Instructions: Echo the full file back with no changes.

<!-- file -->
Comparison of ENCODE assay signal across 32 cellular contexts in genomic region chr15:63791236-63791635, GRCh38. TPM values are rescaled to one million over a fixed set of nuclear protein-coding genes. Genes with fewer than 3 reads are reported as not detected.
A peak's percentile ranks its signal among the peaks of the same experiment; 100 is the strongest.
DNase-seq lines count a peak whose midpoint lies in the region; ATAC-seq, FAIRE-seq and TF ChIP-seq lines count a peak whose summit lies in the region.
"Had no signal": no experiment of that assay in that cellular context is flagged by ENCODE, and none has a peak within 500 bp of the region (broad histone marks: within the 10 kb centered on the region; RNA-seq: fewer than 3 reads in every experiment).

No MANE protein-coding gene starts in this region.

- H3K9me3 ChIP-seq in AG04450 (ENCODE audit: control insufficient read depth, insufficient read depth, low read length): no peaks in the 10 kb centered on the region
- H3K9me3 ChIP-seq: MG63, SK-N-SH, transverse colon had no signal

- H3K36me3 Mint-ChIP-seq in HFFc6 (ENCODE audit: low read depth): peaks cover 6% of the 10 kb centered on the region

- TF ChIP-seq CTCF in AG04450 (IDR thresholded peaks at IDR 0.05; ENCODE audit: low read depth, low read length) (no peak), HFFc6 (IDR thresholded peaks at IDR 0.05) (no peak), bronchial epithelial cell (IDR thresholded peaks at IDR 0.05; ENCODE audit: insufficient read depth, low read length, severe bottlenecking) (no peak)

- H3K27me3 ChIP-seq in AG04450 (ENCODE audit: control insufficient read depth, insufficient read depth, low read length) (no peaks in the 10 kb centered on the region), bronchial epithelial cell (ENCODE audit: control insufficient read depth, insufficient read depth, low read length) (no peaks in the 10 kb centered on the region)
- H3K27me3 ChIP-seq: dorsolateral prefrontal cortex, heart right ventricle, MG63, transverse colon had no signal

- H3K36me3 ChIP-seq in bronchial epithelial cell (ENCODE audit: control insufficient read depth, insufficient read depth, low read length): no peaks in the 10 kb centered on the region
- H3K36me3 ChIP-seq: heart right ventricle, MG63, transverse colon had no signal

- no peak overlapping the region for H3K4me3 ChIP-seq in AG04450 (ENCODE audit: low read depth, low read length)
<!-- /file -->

Comparison of ENCODE assay signal across 32 cellular contexts in genomic region chr15:63791236-63791635, GRCh38. TPM values are rescaled to one million over a fixed set of nuclear protein-coding genes. Genes with fewer than 3 reads are reported as not detected.
A peak's percentile ranks its signal among the peaks of the same experiment; 100 is the strongest.
DNase-seq lines count a peak whose midpoint lies in the region; ATAC-seq, FAIRE-seq and TF ChIP-seq lines count a peak whose summit lies in the region.
"Had no signal": no experiment of that assay in that cellular context is flagged by ENCODE, and none has a peak within 500 bp of the region (broad histone marks: within the 10 kb centered on the region; RNA-seq: fewer than 3 reads in every experiment).

No MANE protein-coding gene starts in this region.

- H3K9me3 ChIP-seq in AG04450 (ENCODE audit: control insufficient read depth, insufficient read depth, low read length): no peaks in the 10 kb centered on the region
- H3K9me3 ChIP-seq: MG63, SK-N-SH, transverse colon had no signal

- H3K36me3 Mint-ChIP-seq in HFFc6 (ENCODE audit: low read depth): peaks cover 6% of the 10 kb centered on the region

- TF ChIP-seq CTCF in AG04450 (IDR thresholded peaks at IDR 0.05; ENCODE audit: low read depth, low read length) (no peak), HFFc6 (IDR thresholded peaks at IDR 0.05) (no peak), bronchial epithelial cell (IDR thresholded peaks at IDR 0.05; ENCODE audit: insufficient read depth, low read length, severe bottlenecking) (no peak)

- H3K27me3 ChIP-seq in AG04450 (ENCODE audit: control insufficient read depth, insufficient read depth, low read length) (no peaks in the 10 kb centered on the region), bronchial epithelial cell (ENCODE audit: control insufficient read depth, insufficient read depth, low read length) (no peaks in the 10 kb centered on the region)
- H3K27me3 ChIP-seq: dorsolateral prefrontal cortex, heart right ventricle, MG63, transverse colon had no signal

- H3K36me3 ChIP-seq in bronchial epithelial cell (ENCODE audit: control insufficient read depth, insufficient read depth, low read length): no peaks in the 10 kb centered on the region
- H3K36me3 ChIP-seq: heart right ventricle, MG63, transverse colon had no signal

- no peak overlapping the region for H3K4me3 ChIP-seq in AG04450 (ENCODE audit: low read depth, low read length)